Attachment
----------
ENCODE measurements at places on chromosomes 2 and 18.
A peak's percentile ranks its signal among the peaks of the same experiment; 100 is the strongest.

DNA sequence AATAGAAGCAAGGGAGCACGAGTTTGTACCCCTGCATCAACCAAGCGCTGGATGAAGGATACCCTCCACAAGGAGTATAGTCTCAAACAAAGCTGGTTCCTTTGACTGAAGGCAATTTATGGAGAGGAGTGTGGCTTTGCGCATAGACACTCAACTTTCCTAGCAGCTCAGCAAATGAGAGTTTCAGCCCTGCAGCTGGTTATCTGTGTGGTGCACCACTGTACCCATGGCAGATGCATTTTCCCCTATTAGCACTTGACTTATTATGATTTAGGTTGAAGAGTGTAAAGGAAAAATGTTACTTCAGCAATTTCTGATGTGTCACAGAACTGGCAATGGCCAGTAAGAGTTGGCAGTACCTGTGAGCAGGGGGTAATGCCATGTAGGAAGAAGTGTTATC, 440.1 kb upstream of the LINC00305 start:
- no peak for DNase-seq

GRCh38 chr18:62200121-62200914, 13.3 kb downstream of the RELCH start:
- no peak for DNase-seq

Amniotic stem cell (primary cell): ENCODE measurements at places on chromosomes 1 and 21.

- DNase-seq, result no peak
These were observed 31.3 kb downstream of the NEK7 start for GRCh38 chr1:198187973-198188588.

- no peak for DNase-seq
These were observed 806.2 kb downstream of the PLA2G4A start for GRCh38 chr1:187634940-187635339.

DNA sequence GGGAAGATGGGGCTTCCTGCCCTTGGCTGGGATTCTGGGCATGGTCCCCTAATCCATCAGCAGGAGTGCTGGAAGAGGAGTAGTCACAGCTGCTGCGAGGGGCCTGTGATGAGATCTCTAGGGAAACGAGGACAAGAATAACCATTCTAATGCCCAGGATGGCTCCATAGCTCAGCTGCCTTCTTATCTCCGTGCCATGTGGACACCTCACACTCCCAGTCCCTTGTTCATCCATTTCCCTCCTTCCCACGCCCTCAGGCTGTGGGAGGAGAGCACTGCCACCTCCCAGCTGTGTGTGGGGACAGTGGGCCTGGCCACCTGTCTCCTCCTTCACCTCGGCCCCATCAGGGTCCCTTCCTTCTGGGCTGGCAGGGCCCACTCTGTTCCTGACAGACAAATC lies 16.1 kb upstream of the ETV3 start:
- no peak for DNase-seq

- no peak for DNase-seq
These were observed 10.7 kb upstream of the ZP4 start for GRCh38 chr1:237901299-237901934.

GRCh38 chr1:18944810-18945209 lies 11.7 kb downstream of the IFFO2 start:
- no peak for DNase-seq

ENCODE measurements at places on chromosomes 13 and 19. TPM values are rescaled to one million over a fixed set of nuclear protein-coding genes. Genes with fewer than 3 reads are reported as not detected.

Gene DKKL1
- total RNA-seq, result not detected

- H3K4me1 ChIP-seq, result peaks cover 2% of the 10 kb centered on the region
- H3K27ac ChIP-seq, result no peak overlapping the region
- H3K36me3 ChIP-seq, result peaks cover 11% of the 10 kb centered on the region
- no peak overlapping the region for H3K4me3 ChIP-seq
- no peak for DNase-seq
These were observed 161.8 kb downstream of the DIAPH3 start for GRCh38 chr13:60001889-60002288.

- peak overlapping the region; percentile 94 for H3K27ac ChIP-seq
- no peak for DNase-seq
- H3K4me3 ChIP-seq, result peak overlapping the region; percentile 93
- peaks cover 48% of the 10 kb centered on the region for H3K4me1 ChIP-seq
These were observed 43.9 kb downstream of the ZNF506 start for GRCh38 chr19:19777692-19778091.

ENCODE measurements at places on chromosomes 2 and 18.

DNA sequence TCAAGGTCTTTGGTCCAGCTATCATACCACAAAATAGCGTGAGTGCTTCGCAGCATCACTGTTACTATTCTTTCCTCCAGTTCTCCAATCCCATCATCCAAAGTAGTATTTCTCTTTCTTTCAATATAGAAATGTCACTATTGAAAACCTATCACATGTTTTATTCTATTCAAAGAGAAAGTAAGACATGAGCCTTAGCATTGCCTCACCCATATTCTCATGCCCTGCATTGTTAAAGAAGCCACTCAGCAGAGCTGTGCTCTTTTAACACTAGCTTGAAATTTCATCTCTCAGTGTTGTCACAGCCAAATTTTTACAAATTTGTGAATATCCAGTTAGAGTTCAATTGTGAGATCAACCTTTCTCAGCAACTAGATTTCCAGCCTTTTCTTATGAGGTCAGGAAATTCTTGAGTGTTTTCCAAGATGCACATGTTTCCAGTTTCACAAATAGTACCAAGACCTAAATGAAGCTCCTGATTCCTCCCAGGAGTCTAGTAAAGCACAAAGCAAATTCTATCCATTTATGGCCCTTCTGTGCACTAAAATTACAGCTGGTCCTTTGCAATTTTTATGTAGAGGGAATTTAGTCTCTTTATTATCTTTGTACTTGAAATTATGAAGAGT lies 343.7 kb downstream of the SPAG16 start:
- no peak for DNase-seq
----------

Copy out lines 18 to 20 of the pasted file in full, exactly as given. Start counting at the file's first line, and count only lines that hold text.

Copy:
ENCODE measurements at places on chromosomes 13 and 19. TPM values are rescaled to one million over a fixed set of nuclear protein-coding genes. Genes with fewer than 3 reads are reported as not detected.

Gene DKKL1
- total RNA-seq, result not detected